The image of a woman being forced to disrobe by armed police on a French beach in late August created such shockwaves around the world that even Fox News presenter and Trump supporter, Tom Shillue, came out in defence of the burkini. It has taken decades and a highly emotive image for the implications of France’s fraught relationship with its minority communities to be made apparent to the world, but there are no signs that any lessons have been learnt from this.
The woman in question was lying on a beach in Nice which, along with 30 or so other coastal towns in France, had introduced a burkini ban this summer. In response, the French Human Rights League (LDH) successfully appealed the ban in France’s highest administrative court, the State Council. The court said the ban “seriously and clearly illegally breached fundamental freedoms to come and go, freedom of beliefs and individual freedom”. The case for the town of Villeneuve-Loubet in Nice was expected to set a precedent for the other towns which eventually followed suit. However, a court in the French Mediterranean island of Corsica is still upholding its ban.
According to Human Rights Watch France Director, Bénédicte Jeannerod, the burkini Ban is a form of collective punishment in response to the recent spate of Daesh terror attacks in the region. If it is a form of collective punishment, then the mayors who introduced the bans are making a direct connection between the practice of a faith, and the ideological drive behind Daesh.
The mayor of Cannes, David Lisnard, who refused to uphold the State Council ruling at first, has made this connection more overtly. The first mayor to ban the burkini this summer, he said: “Beachwear that ostentatiously displays religious affiliation, when France and places of worship are currently the target of terrorist attacks, is liable to create risks of disrupting public order”.
The Court in Nice first defended its burkini ban by saying it was “liable to offend the religious convictions or (religious) non-convictions of other users of the beach”. This statement undermines the only defence of the burkini ban, that of Laïcité, the constitutional imperative of Secularism in France. By positing religious garments worn by Muslim women as offensive to other religions, the court in Nice has shown that the problem is not the ostentatious practice of religion generally, but exclusively the practice of a specific religion followed by its poorer communities.
In 1989 when three French schoolgirls were suspended for refusing to remove their head coverings, the laïcité card was also played. But laïcité has been in the constitution since 1905. It is only relatively recently, and not that long after France’s loss of its colonial territories, that it has been used in a more draconian manner.
This habit of maligning France’s Muslim community has barely been contested by politicians or public commentators. Even when French Interior Minister, Bernard Cazeneuve, criticised the ban as unconstitutional, he seemed only worried that it would fuel tensions rather than marginalise an already marginalised community. He recently announced “a day of consultations” to take place with religious figures, civil groups and parliamentarians, seeking to get Islam more “anchored in the values of the Republic”. This places the onus on Muslims to continue to assimilate rather than on the government to change its policies towards a directly and indirectly disadvantaged community.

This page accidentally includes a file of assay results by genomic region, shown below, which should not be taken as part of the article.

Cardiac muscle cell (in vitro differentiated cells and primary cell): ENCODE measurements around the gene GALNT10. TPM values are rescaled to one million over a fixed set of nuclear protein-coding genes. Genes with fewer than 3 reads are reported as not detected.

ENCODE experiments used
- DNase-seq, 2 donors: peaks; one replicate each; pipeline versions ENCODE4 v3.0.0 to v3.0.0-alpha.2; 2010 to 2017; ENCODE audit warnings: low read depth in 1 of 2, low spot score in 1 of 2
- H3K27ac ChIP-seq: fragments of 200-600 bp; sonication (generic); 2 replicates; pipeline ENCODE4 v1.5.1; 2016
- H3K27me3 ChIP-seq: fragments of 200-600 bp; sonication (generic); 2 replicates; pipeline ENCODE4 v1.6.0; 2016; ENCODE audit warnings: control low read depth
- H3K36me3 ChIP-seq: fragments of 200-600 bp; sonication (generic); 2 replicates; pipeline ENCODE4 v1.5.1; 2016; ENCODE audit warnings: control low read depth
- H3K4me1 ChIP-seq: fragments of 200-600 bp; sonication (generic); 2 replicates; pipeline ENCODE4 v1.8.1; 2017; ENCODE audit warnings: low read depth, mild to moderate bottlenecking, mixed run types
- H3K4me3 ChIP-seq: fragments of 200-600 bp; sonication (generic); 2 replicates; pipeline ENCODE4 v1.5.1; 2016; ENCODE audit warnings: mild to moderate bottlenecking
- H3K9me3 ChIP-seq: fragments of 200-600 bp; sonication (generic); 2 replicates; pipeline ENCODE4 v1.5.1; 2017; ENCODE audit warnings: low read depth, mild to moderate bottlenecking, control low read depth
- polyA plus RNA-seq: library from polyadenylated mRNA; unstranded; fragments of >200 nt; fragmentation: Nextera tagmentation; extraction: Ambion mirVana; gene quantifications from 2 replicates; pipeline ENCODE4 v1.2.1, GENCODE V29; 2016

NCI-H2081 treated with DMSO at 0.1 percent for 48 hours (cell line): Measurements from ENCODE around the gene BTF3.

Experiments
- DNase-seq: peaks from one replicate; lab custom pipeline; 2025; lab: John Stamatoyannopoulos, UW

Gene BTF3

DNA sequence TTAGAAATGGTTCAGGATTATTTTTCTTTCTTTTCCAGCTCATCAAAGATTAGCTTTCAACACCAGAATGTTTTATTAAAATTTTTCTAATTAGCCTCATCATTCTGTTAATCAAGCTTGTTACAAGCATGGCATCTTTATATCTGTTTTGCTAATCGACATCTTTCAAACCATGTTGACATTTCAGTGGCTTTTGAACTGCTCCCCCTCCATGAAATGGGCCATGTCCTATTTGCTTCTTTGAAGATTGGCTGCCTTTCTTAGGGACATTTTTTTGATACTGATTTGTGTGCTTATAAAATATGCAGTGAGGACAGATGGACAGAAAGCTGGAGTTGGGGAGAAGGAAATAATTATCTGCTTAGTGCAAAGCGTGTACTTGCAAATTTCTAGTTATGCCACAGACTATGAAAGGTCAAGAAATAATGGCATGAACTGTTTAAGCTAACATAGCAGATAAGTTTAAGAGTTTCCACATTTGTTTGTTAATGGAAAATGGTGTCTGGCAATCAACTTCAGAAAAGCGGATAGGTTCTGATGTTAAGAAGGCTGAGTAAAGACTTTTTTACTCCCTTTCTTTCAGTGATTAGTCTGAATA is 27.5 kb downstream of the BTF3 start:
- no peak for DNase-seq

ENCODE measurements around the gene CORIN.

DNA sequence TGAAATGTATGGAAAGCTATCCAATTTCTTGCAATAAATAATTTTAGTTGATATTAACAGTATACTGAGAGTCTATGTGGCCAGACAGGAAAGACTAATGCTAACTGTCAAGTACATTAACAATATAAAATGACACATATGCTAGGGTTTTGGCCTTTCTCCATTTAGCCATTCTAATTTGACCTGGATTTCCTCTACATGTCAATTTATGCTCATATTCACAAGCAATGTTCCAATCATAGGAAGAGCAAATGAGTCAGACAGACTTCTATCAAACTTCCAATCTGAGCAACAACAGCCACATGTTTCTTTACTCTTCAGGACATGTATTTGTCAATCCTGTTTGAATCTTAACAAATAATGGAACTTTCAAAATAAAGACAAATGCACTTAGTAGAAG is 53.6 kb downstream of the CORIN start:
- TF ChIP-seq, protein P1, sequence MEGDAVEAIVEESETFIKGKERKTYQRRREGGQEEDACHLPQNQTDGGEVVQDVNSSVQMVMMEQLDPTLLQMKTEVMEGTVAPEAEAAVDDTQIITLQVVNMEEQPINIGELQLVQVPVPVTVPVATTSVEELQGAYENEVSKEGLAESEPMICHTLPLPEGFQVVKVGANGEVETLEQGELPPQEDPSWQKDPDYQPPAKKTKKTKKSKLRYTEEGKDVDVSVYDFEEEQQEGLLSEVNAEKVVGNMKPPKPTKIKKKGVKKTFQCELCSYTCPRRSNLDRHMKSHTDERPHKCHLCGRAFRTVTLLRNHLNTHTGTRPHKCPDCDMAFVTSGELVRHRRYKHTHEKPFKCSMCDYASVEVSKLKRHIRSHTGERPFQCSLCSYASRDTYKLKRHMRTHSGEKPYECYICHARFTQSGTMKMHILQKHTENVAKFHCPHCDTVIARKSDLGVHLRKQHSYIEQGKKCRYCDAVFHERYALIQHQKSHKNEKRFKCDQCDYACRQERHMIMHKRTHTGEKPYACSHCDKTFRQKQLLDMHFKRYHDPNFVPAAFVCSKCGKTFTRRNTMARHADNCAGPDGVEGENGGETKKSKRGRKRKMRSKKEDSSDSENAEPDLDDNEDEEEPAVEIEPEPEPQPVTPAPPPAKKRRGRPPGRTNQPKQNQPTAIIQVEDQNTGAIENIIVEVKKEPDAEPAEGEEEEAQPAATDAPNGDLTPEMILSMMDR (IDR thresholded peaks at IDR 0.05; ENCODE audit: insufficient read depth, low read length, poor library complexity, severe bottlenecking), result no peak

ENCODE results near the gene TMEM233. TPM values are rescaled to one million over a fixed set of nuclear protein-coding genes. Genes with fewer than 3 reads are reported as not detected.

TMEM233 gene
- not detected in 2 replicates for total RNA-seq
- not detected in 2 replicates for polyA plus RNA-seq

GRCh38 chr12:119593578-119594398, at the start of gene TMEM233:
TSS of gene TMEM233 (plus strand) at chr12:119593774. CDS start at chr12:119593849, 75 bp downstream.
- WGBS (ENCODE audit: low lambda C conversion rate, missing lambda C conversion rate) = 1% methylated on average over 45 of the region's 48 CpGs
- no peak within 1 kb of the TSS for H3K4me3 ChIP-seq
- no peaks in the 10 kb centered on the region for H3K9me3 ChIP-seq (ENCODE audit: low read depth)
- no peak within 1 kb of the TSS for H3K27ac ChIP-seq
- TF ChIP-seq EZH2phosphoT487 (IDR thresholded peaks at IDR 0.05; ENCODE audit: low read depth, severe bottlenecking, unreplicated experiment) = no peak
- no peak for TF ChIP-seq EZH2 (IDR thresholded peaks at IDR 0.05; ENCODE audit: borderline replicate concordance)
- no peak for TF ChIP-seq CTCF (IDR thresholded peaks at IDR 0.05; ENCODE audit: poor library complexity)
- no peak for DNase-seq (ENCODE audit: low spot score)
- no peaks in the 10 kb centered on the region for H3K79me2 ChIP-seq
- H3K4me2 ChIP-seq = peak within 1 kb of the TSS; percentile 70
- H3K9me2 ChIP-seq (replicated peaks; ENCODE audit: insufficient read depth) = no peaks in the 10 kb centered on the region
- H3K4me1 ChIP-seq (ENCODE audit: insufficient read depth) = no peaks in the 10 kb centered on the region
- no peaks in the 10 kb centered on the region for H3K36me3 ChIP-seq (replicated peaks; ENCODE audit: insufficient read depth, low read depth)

The colonial hangover
France’s colonial conquests were considered a mission civilisatrice—that is, a mission to export European culture to other countries in order to “civilize” them. When it controlled vast Muslim regions, the hijab was seen as a symbol of backwardness, and Frenchwomen’s standards of dress were seen as a sign of French cultural superiority, views that helped to justify colonialism.
Half a century has passed since France lost its former colonies, but colonial attitudes are still embedded in the country’s treatment of its own citizens who are descendants of the former colonial population. Despite being a multi-ethnic, multiracial and multifaith society, France still refuses to measure race, ethnicity, or religion in its censuses. As a result, there is no way of measuring how your life chances and opportunities differ if you are BME in France, and no way of producing evidence to inform better policy and tackle the very high possibility of discrimination across society.
According to a study by the Open Society Justice initiative in 2011, French residents of immigrant origin—some of whose families have been living in France for multiple generations—have complained of discriminatory targeting by the police when stopped for allegedly random identity checks. This creates a strong case that ethnic profiling is occurring in France. Even if this procedure is found to be contravening human rights in a court of law, there is no way to monitor police discrimination to stop it from happening again due to the absence of official data.
Prime minister Manuel Valls acknowledged the marginalisation of some of France’s communities when he vowed to tackle France’s “territorial, social and ethnic apartheid” in the wake of the Charlie Hebdo attacks. However, he has publicly supported the recent banning of the burkini, saying it was “not compatible with the values of the French Republic.” Far from living up to his promise, he has helped to create the grounds for a new kind of apartheid: this time a religious one.